I’ve never thought I was allowed to enjoy fashion, and the fashion industry has done little to dissuade me of that notion. As a woman of size, as a fat woman, I’ve rarely, if ever, seen anyone who looks anything like me in fashion magazines or on fashion websites. I’ve admired fashion from afar, treated avant-garde pieces and couture outfits as forbidden fruit. At times, fashion has taunted me as I flipped through the glossy pages of Vogue or W or Marie Claire. I’ve admired beautifully cut blouses and billowing slacks and strangely cut but intriguing skirts. I’ve thought, If I were thin enough, I might be able to taste this forbidden fruit. I might know what it feels like to wear beautiful clothing and feel beautiful in beautiful clothing.
There are all kinds of women and men and non-binary people like me who have wanted to feel like a part of the fashion world, but who have been implicitly and/or explicitly excluded. Most designers only make clothes for very specific bodies-impossibly thin, angular, lacking in curves. And certainly, that very specific body exists, but it is not the only body. It is not the kind of body most people live in. Designers make it seem like they are not so interested in clothing women but are, instead, interested in clothing the idea of a woman. Fashion magazines only reinforce this narrow aesthetic by featuring this elusive idea of a woman on their pages.
But what do those of us who are more than an idea or ideal do? What do we wear? How do we express ourselves through clothing when we have so few interesting options? If we do not see ourselves represented in fashion, in film and television, in literature, how do we feel like we belong to a community beyond ourselves? These are questions I have struggled with for a very long time and will continue to struggle with not only as a fat woman, but as a black woman, and a bisexual woman.
It shouldn’t be this way. Every body is unique and carries with it a history that deserves to be honored by fashion. This should go without saying, but, clearly, it needs to be said over and over again. And we need far more than to say that every body matters. Everyone in the fashion industry needs to acknowledge the reality and diversity of human bodies. This industry needs to act on that acknowledgment at every level. Designers must design clothes for all kinds of bodies and do so with the same flair and creativity with which they design clothes for their ideal. Retailers need to carry clothing for all kinds of bodies. Fashion magazines need to feature all kinds of bodies. And this has to be an ongoing effort.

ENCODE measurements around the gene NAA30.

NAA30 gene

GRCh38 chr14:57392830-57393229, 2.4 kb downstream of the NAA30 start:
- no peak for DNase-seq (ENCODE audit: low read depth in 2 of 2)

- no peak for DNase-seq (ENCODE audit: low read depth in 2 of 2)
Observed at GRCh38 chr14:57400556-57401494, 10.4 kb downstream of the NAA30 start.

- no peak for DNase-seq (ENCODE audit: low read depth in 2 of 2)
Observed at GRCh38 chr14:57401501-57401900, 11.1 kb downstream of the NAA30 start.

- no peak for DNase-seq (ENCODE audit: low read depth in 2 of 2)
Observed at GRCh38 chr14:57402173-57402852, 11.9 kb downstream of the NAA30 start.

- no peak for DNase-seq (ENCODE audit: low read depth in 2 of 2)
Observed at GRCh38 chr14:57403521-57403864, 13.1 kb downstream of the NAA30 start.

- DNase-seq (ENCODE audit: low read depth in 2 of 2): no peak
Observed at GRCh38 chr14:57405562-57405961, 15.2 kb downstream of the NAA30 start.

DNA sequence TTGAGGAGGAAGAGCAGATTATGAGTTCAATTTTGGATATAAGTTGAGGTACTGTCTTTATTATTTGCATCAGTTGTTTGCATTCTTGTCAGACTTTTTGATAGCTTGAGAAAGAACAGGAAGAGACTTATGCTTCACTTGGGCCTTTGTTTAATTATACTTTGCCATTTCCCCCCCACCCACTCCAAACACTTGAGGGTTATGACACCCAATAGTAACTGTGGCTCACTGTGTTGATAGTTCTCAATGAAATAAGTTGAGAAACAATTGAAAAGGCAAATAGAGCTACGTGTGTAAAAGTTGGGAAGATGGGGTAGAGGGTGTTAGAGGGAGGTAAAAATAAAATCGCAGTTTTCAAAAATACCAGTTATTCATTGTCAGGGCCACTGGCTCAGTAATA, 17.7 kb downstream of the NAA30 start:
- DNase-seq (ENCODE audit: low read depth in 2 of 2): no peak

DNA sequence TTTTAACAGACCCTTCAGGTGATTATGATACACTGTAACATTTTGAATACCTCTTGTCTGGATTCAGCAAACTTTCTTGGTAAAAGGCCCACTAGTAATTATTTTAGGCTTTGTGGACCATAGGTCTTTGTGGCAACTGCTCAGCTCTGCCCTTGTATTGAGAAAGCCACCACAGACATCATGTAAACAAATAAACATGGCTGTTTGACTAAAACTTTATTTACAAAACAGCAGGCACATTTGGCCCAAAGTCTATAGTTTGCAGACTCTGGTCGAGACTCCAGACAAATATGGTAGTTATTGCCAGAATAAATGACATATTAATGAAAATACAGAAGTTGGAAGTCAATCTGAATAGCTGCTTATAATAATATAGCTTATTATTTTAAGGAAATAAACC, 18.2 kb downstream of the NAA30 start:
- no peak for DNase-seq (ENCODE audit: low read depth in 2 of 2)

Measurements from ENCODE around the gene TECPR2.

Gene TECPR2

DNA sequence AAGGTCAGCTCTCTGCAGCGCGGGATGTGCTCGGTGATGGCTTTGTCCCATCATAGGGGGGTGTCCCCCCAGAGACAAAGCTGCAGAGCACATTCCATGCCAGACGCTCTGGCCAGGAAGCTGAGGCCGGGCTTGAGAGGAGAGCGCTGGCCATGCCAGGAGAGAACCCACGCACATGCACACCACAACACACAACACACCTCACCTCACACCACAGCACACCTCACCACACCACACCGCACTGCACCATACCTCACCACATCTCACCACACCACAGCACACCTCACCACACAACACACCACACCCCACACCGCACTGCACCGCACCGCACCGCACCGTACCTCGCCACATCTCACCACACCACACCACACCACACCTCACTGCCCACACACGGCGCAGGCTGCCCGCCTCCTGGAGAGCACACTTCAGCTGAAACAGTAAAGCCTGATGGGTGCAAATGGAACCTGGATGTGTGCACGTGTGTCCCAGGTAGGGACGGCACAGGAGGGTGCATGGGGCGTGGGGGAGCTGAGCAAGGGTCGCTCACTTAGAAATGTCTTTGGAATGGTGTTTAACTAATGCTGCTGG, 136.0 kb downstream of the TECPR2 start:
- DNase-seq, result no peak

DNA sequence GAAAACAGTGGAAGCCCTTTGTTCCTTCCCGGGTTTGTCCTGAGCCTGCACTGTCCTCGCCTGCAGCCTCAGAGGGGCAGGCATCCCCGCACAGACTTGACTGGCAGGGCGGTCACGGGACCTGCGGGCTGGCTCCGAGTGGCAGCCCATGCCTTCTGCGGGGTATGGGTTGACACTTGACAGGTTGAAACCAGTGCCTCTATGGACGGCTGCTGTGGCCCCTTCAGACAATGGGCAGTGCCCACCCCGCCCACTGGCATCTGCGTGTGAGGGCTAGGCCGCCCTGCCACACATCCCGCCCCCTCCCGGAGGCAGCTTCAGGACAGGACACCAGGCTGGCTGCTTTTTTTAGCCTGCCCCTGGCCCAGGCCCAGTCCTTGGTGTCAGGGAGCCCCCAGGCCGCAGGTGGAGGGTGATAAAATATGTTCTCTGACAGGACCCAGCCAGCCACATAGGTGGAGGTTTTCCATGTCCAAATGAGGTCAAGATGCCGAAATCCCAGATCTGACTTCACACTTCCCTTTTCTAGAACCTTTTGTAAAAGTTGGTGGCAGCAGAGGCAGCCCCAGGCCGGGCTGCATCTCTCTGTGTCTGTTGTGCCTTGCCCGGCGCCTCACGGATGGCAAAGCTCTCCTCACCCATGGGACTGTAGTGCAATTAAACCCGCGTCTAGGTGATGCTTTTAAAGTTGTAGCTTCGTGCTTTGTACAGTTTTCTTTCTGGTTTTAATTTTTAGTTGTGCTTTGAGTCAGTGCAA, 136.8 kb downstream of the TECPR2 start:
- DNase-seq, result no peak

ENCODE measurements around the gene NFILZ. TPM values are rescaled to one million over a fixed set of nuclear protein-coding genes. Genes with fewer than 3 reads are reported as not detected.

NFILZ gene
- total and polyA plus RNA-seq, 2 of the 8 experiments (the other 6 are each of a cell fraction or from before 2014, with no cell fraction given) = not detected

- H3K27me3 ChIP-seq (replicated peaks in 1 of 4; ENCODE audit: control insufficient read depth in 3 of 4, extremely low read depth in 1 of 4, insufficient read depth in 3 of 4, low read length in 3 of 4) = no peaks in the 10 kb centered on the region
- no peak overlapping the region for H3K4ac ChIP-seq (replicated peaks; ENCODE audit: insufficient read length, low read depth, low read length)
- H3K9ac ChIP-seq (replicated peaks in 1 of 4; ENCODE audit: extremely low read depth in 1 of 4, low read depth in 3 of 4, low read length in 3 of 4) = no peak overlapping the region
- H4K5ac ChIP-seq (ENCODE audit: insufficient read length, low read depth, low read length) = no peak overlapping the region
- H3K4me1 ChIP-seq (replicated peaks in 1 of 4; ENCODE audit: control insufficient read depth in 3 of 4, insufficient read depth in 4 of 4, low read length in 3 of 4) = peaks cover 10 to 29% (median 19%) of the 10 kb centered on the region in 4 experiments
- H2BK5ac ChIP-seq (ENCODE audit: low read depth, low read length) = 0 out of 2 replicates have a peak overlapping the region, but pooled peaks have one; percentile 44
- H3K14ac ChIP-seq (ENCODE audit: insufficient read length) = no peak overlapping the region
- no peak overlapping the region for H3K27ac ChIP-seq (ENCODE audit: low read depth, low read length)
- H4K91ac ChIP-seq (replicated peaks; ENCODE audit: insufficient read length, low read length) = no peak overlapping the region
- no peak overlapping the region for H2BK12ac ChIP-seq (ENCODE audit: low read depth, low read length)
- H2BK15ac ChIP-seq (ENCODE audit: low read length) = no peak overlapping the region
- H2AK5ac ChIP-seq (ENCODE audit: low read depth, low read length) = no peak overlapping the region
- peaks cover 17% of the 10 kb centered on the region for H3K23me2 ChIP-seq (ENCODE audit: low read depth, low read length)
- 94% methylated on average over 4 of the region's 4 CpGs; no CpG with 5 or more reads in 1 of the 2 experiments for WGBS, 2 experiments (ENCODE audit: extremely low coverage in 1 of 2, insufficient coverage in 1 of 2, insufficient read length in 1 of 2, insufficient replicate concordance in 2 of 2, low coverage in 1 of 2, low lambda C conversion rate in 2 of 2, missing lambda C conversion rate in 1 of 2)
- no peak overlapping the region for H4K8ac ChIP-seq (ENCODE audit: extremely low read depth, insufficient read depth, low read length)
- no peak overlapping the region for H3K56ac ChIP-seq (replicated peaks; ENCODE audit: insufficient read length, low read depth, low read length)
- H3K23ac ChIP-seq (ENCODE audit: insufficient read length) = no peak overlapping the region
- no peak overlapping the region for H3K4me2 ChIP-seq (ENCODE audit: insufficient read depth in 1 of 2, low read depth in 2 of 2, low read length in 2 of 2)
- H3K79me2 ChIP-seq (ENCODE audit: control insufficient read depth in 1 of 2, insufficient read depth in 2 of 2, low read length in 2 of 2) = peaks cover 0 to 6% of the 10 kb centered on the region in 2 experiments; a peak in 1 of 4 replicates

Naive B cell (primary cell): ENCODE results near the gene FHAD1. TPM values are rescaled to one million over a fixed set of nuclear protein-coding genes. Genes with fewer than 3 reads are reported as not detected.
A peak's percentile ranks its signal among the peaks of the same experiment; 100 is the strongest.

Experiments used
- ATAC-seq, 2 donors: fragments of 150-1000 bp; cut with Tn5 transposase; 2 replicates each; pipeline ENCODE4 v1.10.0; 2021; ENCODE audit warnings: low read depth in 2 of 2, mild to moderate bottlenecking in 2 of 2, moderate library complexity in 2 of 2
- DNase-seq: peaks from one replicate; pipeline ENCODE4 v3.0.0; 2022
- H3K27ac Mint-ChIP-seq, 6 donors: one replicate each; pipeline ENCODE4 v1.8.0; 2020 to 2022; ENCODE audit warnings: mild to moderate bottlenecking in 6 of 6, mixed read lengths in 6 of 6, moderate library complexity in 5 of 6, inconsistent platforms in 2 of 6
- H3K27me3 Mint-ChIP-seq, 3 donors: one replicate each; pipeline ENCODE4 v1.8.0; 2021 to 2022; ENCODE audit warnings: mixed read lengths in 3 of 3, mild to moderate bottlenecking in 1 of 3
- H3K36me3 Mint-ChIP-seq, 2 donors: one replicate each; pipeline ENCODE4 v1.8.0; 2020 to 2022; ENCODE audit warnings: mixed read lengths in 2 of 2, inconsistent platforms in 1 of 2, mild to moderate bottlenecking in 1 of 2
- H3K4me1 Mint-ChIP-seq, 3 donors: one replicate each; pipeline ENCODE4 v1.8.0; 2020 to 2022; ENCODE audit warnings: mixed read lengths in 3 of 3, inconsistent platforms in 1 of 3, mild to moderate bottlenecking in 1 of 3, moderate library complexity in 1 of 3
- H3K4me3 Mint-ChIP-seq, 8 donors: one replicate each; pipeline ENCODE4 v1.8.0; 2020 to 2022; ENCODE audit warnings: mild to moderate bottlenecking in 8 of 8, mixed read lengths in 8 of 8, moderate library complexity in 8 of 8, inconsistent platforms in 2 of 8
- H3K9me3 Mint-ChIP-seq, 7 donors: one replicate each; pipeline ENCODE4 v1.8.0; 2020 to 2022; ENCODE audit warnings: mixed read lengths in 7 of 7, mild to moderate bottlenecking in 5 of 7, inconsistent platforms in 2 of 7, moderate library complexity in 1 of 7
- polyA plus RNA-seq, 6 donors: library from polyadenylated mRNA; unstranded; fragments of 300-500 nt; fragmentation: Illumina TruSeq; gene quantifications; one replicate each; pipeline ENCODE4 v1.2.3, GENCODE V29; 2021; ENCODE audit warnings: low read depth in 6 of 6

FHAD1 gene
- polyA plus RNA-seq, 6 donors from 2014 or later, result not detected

What we really need is drastic, revolutionary change. We need to forget the status quo because the status quo serves no one.
I would like to believe a change is going to come, but so far, that change is coming too slowly. In 2016, Leslie Jones, who has a perfectly lovely body, could not find a designer willing to dress her for the premiere of Ghostbusters. She was enjoying a career-defining moment, but that triumph was marred by a fashion industry flummoxed by a woman who was bigger than a size 2. Thankfully, the immensely talented Christian Siriano stepped up, dressed Jones beautifully, and showed that a truly talented designer thrives when creating fashion for a unique body.
And we need far more than to say that every body matters. Designers need to acknowledge this reality and so do fashion magazines.
More designers need to follow suit. More gatekeepers in all areas of the fashion industry need to follow suit. We see change in small ways-a black model here, a transgender model there, a plus-sized model featured in a campaign. And then it’s back to the status quo. What we really need is drastic, revolutionary change. We need to forget the status quo because the status quo serves no one. NYLON featuring Ari, Diana, Gabrielle, Ezinma, Zuri, is a step in the right direction. These women reflect some of the diversity that we should see reflected by fashion-women who are androgynous, women who have beautiful shades of brown skin, women with dreadlocks cascading down their backs, women with curly hair, women who are daring and independent and as intelligent as they are beautiful. But more steps need to be taken. We need to see masculine women and feminine men and differently abled people and fat people and everyone who has yet to see themselves in fashion. We all deserve to see our unique bodies and unique beauty in more than the mirror.
Every body is unique and carries with it a history that deserves to be honored by fashion.
PHOTOGRAPHER: ADRIENNE RAQUEL
PHOTO ASSISTANT: SENEM GUNES
MAKEUP: KIM WEBER
MAKEUP ASSISTANT: KYLE SHEEHAN
NAILS: GRACIE J.
STYLIST: CHRISTINE NICHOLSON
STYLIST ASSISTANTS: TYLER OKUNS, DAVIAN RODRIGUEZ, RAVEN SHEPHARD
HAIR: ANDRITA RENEE
PRODUCER: MAURA GAUGHAN
EDITING: CHARLOTTE PRAGER, DANI OKON, AND DYLAN PAILER-FRIEDMAN
SOUND: DREW JOY